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The Testimony of the Beloved Disciple: Narrative, History, and Theology in the Gospel of John Paperback – November 1, 2007


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The Testimony of the Beloved Disciple: Narrative, History, and Theology in the Gospel of John + Jesus and the Eyewitnesses: The Gospels as Eyewitness Testimony + Jesus and the God of Israel: God Crucified and Other Studies on the New Testament's Christology of Divine Identity
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Product Details

  • Paperback: 320 pages
  • Publisher: Baker Academic (November 1, 2007)
  • Language: English
  • ISBN-10: 080103485X
  • ISBN-13: 978-0801034855
  • Product Dimensions: 6 x 0.7 x 9 inches
  • Shipping Weight: 14.4 ounces (View shipping rates and policies)
  • Average Customer Review: 4.8 out of 5 stars  See all reviews (4 customer reviews)
  • Amazon Best Sellers Rank: #282,916 in Books (See Top 100 in Books)

Editorial Reviews

From the Back Cover

"The Testimony of the Beloved Disciple is more than a collection of Richard Bauckham's essays on the Fourth Gospel. Taken as a whole, it is a programmatic statement of the author's thesis and argument, the crux of which is embodied in the title. If one infers that Bauckham believes the Johannine community of scholarship has largely gone off the rails, that would not be wrong. He proposes to set it right by paying close attention to the Gospel's own data and claims and by canvassing and assessing the considerable body of evidence bearing on this Gospel in patristic sources. This has not been done in a long time, and perhaps never as thoroughly and with such penetrating critical insight. That Bauckham has a thesis to set out and defend makes his book all the more interesting and important."
--D. Moody Smith, The Divinity School, Duke University

"This collection of twelve essays on historical and theological Johannine problems is preluded by a comprehensive introduction containing a scholarly program for Johannine research in the future. These studies will give us quite new stimuli for our understanding of the Gospel of John, for Bauckham illuminates neglected historical and theological features of this unique text. The author demonstrates that in our exegesis of John philological accuracy, profound historical knowledge, and genuine theological understanding must work together to gain new insights."
--Martin Hengel, University of Tübingen

"As always, Bauckham is brilliant, providing a fresh rethinking of issues based on his breadth of knowledge of early Judaism and Christianity. While well conversant with current scholarly discussions, he marshals new data and new ideas in ways that invite new perspectives. This work offers insights on various Johannine topics and merits center stage in any new discussions of history in John's Gospel."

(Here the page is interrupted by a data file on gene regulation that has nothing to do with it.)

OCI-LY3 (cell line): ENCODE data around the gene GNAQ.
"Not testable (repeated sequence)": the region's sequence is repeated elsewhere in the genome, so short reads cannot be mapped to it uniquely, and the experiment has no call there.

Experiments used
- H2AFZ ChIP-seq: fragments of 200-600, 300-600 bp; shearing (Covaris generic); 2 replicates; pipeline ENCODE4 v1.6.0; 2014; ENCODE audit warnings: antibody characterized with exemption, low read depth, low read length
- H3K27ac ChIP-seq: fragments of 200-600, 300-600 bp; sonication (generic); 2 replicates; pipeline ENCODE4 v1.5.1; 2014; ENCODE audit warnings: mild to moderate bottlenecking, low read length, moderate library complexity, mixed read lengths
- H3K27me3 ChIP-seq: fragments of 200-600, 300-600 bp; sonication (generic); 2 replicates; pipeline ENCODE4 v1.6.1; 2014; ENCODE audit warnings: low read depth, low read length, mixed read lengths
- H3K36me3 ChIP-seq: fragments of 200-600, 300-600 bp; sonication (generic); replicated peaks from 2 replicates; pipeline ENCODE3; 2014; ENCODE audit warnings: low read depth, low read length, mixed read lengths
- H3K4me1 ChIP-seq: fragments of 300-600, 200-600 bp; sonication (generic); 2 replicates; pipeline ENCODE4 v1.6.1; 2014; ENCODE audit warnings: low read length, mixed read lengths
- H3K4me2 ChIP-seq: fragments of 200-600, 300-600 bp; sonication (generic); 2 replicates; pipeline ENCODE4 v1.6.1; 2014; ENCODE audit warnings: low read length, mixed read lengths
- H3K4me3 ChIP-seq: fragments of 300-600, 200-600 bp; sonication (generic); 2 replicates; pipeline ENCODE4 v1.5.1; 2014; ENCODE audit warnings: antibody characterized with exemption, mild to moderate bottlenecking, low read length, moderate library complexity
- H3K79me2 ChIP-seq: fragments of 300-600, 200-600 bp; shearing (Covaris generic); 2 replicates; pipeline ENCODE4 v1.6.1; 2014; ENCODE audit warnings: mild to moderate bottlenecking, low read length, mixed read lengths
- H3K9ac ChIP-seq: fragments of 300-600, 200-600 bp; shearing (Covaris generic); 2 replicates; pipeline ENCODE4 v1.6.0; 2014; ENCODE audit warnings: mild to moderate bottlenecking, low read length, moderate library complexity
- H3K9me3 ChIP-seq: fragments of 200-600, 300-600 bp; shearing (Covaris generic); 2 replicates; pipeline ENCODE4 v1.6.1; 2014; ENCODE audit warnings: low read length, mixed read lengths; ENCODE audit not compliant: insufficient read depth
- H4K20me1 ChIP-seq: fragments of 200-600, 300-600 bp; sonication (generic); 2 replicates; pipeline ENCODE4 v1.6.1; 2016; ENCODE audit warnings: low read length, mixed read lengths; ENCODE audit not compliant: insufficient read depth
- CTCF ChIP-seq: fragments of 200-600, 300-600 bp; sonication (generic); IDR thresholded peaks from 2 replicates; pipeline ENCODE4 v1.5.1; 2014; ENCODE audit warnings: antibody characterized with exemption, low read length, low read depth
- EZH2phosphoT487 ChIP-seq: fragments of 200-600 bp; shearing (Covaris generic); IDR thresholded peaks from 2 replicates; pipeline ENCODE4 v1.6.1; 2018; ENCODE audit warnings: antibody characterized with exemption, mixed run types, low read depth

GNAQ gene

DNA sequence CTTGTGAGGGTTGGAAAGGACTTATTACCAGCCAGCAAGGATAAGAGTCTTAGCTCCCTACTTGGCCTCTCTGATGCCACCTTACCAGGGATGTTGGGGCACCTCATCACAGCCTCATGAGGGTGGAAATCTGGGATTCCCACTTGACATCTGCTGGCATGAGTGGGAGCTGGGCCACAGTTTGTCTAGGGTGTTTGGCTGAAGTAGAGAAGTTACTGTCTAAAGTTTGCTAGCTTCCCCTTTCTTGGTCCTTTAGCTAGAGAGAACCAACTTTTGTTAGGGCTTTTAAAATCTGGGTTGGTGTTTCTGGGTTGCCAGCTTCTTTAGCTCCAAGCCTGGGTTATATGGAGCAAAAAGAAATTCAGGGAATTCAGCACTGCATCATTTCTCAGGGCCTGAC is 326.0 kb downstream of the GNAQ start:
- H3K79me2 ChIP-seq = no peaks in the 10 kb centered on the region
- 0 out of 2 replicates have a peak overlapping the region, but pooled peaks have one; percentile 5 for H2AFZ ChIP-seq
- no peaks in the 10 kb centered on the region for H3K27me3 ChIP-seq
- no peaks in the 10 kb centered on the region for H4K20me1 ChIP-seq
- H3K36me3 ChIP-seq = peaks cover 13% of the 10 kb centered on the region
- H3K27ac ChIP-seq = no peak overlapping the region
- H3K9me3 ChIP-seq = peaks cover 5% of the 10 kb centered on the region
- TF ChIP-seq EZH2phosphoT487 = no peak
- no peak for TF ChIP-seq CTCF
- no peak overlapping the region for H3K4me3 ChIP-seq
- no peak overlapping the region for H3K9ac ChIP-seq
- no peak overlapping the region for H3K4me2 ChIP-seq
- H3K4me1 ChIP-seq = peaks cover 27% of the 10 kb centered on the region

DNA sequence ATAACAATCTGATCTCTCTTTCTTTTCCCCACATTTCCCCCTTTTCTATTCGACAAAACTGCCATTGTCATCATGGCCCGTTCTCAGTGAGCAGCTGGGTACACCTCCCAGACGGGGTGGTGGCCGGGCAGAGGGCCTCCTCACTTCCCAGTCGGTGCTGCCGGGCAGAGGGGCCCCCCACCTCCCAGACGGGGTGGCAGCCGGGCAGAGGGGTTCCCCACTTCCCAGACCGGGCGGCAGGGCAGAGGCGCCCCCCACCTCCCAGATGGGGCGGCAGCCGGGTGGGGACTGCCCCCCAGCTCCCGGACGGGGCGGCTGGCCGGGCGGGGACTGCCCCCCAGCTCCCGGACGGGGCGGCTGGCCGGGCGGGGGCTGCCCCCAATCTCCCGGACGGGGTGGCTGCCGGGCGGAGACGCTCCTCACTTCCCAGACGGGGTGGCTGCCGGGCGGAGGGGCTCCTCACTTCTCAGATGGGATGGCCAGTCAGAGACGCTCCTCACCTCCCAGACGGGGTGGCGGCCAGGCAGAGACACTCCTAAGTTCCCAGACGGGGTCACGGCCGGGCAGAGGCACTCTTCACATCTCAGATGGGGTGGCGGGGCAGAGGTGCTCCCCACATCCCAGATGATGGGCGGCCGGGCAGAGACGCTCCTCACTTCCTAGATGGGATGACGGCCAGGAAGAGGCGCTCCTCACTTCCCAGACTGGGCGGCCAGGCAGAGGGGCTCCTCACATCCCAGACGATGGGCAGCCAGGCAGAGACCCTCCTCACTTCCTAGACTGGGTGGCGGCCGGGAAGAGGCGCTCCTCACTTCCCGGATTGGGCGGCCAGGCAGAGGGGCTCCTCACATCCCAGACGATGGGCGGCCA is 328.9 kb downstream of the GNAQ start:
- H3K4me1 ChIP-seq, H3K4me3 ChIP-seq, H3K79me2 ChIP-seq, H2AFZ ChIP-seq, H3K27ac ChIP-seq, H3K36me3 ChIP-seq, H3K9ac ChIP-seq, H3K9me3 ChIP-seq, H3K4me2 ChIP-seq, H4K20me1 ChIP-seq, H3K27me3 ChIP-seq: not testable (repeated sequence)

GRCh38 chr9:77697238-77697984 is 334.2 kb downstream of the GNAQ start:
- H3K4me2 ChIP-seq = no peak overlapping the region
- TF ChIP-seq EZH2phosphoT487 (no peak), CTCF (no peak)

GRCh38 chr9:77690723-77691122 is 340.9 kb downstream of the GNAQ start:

--Craig Keener, Asbury Theological Seminary

"This substantive collection of essays focuses and reenergizes the debate over the historical reliability of the Gospel of John. With probing questions, methodological rigor, and revisionist zeal, Bauckham challenges the 'dominant approach' at every turn. Whether he will manage to unseat it remains to be seen, but Johannine scholarship is well served by his thought-provoking critique."
--Jouette M. Bassler, Perkins School of Theology, Southern Methodist University

About the Author

Richard Bauckham (Ph.D., University of Cambridge) is professor of New Testament studies and Bishop Ward law Professor at the University of St. Andrews and a Fellow of the British Academy. He is the author of numerous volumes, including Jesus and the Eye witnesses: The Gospels as Eyewitness Testimony and Bible and Mission: Christian Witness in a Postmodern World.

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Most Helpful Customer Reviews

23 of 23 people found the following review helpful By Amazon Customer VINE VOICE on July 2, 2008
Format: Paperback Verified Purchase
This collection of essays was published soon after Bauckham's triumphant "Jesus and the Eyewitnesses", an important book on the gospels so powerful and well reasoned it will likely influence biblical scholarship for decades, if not longer.

"The Testimony of the Beloved Disciple" continues the exploration of John's gospel, once again stating his position that John was most likely John the Elder. This is also the position of Martin Hengel. "There is no evidence that the Gospel was ever regarded as anonymous (unlike Hebrews)" (p 35), but was always known as John's gospel, just as it was always associated with Ephesus. Bauckham wonders if there was a deliberate ambiguity on the authorship. This section follows closely many of the arguments presented in "Eyewitnesses".